Educating Activists

Educating Activists : Development and Gender in the Making of Modern Gandhians

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Description

This accessible, richly textured ethnography illuminates the cultural shaping of development and modernity in the context of a remarkable Gandhian program for women and girls that, since 1946, has engaged with issues of sustainability, gender equity, and poverty in Himalayan India. It blends memories, stories and historical research to analyze how rural women have drawn inspiration, in sometimes surprising ways, from Gandhi, as they have sought to confront new environmental and social challenges.show more

Product details

  • Hardback | 264 pages
  • 154.94 x 231.14 x 22.86mm | 566.99g
  • Lexington Books
  • Lanham, MD, United States
  • English
  • New
  • 0739137352
  • 9780739137352

Review quote

Engaging, nuanced, and beautifully written, Educating Activists is an exemplary study that demonstrates the power of ethnographic writing and method. Tracing the gendered experience of development in a Gandhian Ashram in Kumaon Himalayas, India over two generations, Educating Activists offers a critical and sophisticated reading of the cultural politics of development, its gendered articulations, and multiple and unintended consequences. Written with verve and clarity, it is a must-read for undergraduate and advanced students interested in critical development studies, feminist anthropology, and South Asian studies. -- Shubhra Gururani, York University Rebecca Klenk's superb new book offers an inspiring and richly illustrated ethnography of education and development in contemporary India. Written with clarity and great purpose, Educating Activists opens up new perspectives on gender, agency and modernity. The book should be essential reading for South Asianists and deserves a much wider audience. -- Craig Jeffrey, Oxford University, author of Timepass: Youth, Class and the Politics of Waiting in India Rebecca Klenk's thoughtful ethnography of a Gandhian ashram in the rural Himalaya is replete with stories that question, destabilize, and deepen familiar narratives of empowerment and disempowerment, subservience and independence, and development and its critiques. Here at the grassroots of Uttarakhand, women define development against the grain not only as education or entrepreneurial spirit, but, more crucially, as personal integrity, self-reflection, and social change. Klenk's portrait of the ashram is respectful, nuanced, and keenly perceptive; most of all it has profound implications for a politics of hope. -- Jean M. Langford, University of Minnesota In a study that pays close attention to the remarkable women in Lakshmi Ashram and is engaged in the most nuanced of theoretical debates in the anthropology of development, Rebecca Klenk draws on two decades of research with these rural Gandhians of the western Himalaya to show how they creatively reinterpret the Mahatma to find their own way to educate and inspire other women in their lives. This is transnational feminist anthropology at its finest. -- Kalyanakrishnan Sivaramakrishnan, Yale Universityshow more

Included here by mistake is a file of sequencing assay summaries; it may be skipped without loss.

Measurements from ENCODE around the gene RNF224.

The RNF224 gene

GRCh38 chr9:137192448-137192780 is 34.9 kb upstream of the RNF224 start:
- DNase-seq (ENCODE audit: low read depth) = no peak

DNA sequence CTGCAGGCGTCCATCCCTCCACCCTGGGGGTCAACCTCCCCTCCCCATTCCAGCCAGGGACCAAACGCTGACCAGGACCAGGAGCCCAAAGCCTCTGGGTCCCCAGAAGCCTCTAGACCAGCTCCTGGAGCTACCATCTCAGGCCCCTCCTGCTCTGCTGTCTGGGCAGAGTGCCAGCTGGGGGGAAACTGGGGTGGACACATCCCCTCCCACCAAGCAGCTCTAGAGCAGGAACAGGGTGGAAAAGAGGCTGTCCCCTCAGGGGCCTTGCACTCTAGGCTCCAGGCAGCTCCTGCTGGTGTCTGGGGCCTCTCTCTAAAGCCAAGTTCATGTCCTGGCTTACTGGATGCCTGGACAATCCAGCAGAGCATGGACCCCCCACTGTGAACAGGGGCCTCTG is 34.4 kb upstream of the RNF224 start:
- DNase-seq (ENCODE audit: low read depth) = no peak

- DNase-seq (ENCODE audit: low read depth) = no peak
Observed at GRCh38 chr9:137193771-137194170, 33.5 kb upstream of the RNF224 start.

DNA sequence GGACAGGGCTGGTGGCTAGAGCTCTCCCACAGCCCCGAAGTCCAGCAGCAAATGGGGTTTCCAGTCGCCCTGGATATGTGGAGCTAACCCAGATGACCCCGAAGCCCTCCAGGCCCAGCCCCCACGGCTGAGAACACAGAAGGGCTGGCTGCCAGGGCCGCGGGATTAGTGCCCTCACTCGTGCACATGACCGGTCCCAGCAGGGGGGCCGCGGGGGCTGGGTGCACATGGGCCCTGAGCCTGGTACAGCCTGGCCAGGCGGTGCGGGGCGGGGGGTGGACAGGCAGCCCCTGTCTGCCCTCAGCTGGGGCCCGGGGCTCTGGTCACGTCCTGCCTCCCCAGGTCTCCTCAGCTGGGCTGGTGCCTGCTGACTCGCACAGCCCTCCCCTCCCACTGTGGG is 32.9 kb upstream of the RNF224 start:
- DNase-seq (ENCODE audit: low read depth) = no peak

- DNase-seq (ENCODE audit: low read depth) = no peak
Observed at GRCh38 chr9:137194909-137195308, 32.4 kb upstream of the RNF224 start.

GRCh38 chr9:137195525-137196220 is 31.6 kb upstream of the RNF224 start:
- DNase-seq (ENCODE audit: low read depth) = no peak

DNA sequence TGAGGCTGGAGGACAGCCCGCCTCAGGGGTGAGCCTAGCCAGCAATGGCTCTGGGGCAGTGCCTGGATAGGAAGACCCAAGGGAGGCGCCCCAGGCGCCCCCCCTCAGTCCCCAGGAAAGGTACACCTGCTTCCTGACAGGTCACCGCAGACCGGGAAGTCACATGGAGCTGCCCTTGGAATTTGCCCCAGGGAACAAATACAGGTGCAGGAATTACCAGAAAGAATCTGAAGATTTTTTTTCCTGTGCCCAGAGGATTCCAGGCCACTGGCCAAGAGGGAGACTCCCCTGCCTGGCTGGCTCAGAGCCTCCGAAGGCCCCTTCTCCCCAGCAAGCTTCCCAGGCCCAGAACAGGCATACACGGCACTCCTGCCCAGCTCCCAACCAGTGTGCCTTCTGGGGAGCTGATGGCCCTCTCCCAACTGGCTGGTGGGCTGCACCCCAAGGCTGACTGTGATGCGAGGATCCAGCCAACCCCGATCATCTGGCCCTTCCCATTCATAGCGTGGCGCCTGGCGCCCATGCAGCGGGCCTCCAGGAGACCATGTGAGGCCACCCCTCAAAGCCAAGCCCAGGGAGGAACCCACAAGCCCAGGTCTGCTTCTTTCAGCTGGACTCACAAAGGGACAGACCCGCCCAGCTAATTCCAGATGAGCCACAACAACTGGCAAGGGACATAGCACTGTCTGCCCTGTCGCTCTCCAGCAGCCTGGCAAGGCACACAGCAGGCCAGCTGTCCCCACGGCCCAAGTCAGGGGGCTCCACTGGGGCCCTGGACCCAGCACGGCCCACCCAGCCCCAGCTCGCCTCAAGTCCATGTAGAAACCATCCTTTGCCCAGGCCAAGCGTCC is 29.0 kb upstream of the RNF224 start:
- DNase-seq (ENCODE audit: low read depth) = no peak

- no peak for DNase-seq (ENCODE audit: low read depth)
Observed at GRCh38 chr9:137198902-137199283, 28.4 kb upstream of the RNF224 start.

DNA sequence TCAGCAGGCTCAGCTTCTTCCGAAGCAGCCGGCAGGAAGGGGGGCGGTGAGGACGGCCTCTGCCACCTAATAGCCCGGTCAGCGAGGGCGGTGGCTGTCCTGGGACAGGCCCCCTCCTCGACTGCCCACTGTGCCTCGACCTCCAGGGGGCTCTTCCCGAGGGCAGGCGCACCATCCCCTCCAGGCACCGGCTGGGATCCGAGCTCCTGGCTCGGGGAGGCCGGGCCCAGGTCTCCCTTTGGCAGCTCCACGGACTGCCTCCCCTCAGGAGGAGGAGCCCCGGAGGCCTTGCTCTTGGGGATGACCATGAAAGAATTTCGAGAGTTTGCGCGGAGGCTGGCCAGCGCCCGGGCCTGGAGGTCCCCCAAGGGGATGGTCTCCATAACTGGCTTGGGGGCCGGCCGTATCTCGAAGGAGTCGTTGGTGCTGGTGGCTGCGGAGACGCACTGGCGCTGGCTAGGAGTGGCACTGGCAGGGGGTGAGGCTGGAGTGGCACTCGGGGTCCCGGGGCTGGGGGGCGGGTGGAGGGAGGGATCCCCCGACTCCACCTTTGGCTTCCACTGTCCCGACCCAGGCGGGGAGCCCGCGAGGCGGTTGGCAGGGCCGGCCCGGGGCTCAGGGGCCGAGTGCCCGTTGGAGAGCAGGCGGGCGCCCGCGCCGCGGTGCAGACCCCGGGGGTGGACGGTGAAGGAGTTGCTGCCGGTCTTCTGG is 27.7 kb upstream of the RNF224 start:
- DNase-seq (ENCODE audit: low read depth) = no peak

About Rebecca Klenk

Rebecca M. Klenk is a sociocultural anthropologist who teaches at the University of Tennessee and has directed the University of Washington's Environment and Development Study Abroad Program in India.show more

Table of contents

Chapter 1 Introduction Part 2 I: Developed Women Chapter 3 1: Educating Modern Gandhians: Lakshmi Ashram and its Mission Chapter 4 2: "Who is the Developed Woman?" Part 5 II: "Sarala Devi's Daughters" Chapter 6 3: Lakshmi Ashram's First Generation Chapter 7 4: Samaj Seva Chapter 8 5: "What's All This Gandhi-Gandhi About?" Lakshmi Ashram's Second Generation Part 9 III: Development, Place, and Possible Futures Chapter 10 6: A Place on Fireshow more